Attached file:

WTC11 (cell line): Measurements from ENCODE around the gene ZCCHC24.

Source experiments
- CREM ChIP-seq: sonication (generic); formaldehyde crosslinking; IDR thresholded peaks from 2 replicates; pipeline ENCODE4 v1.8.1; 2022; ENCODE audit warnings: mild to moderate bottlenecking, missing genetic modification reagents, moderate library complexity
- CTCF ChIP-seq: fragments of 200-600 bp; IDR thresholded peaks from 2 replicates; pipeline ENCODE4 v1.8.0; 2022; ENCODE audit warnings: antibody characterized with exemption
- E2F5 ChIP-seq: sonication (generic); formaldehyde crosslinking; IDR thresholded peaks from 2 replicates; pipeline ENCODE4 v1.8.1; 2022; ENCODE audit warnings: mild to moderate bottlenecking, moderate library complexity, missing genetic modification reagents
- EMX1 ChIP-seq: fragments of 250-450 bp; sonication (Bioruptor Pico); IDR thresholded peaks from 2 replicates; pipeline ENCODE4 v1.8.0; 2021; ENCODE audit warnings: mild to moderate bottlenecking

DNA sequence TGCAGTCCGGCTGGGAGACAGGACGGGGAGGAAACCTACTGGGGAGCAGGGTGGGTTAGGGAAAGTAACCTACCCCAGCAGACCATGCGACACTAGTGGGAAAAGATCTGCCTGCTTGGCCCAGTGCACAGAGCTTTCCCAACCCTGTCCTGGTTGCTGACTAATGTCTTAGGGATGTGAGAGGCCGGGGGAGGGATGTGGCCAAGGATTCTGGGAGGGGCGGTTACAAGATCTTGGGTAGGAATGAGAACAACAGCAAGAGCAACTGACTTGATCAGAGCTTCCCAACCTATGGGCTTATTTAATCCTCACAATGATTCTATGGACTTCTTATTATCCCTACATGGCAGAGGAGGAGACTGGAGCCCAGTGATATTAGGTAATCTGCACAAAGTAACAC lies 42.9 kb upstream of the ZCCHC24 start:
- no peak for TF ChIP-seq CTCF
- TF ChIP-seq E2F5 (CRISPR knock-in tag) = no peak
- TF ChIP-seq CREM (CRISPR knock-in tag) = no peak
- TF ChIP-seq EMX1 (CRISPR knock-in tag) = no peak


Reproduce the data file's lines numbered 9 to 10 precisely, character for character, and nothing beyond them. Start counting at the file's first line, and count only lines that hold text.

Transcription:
- TF ChIP-seq E2F5 (CRISPR knock-in tag) = no peak
- TF ChIP-seq CREM (CRISPR knock-in tag) = no peak